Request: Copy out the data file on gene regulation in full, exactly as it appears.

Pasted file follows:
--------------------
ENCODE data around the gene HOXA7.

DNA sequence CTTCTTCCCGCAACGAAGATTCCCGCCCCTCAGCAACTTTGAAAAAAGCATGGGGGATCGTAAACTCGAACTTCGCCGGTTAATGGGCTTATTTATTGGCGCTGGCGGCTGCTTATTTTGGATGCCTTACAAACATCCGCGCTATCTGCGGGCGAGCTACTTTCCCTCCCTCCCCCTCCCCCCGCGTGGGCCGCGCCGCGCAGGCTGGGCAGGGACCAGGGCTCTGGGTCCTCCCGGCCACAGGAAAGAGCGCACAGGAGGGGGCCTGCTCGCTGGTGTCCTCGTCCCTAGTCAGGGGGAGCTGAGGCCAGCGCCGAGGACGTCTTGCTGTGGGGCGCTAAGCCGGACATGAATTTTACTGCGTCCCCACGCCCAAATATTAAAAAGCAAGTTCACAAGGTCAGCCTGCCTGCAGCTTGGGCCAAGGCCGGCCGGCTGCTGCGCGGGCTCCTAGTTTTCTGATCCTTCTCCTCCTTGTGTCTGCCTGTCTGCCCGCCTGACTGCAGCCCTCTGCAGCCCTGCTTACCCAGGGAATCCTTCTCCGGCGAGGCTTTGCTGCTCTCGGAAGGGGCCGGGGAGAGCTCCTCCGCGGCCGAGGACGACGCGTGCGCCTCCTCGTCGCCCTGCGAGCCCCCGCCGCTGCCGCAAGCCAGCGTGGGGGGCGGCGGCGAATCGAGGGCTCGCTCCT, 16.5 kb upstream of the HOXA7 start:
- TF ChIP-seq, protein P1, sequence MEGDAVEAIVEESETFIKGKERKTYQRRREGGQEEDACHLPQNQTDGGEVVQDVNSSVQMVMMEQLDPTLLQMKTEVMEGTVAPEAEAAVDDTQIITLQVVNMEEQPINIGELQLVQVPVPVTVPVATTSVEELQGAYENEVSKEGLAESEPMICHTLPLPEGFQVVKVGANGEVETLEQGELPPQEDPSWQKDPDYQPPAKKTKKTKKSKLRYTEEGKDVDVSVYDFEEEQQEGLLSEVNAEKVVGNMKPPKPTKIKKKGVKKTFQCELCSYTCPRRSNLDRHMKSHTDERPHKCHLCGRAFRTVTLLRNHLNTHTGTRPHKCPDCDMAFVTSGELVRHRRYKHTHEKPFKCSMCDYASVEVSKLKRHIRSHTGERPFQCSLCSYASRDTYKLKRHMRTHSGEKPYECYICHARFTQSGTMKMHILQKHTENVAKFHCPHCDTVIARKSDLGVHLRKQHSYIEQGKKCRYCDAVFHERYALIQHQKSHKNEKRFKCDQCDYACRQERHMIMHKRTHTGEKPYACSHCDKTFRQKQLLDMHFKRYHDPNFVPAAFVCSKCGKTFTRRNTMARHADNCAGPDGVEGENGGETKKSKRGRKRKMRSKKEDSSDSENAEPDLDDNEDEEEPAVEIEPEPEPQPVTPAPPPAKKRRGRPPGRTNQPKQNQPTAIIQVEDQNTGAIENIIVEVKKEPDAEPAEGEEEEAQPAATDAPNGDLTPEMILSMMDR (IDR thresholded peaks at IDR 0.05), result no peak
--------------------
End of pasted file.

ENCODE data around the gene HOXA7.

DNA sequence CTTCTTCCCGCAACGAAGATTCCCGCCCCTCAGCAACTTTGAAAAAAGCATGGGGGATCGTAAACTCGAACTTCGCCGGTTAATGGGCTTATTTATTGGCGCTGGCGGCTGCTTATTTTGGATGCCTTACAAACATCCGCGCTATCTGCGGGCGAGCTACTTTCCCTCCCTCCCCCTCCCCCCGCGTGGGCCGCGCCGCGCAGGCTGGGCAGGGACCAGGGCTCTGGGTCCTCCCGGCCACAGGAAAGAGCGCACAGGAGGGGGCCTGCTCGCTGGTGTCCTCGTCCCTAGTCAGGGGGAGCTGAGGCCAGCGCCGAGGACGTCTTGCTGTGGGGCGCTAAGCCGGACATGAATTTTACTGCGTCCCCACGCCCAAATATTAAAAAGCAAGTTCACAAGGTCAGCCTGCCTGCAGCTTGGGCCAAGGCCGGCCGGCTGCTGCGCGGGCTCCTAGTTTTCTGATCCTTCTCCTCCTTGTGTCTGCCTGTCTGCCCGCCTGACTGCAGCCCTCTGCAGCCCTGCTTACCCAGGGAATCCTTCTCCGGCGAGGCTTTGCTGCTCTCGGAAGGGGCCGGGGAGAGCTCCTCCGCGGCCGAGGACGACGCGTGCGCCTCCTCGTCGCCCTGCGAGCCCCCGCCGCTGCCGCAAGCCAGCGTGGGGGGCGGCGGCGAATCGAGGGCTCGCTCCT, 16.5 kb upstream of the HOXA7 start:
- TF ChIP-seq, protein P1, sequence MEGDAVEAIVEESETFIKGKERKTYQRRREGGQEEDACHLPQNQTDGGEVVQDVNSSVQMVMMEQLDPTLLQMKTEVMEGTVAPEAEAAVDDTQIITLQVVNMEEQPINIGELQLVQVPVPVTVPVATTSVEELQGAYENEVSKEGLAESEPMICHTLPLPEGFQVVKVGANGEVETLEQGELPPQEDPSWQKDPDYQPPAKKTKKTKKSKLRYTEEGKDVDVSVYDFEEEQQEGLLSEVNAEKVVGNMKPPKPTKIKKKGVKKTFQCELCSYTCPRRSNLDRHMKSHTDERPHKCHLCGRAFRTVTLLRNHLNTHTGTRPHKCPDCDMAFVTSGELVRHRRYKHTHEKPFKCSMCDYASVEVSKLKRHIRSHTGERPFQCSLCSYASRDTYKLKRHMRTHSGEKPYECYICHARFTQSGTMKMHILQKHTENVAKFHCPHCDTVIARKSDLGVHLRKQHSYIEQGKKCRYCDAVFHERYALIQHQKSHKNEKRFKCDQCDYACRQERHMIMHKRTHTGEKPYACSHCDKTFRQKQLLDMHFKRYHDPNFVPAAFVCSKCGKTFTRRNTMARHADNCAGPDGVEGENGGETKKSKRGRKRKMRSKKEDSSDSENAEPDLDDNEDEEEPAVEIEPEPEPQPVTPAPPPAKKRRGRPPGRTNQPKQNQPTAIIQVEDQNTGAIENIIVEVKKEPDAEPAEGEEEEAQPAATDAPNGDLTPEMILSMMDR (IDR thresholded peaks at IDR 0.05), result no peak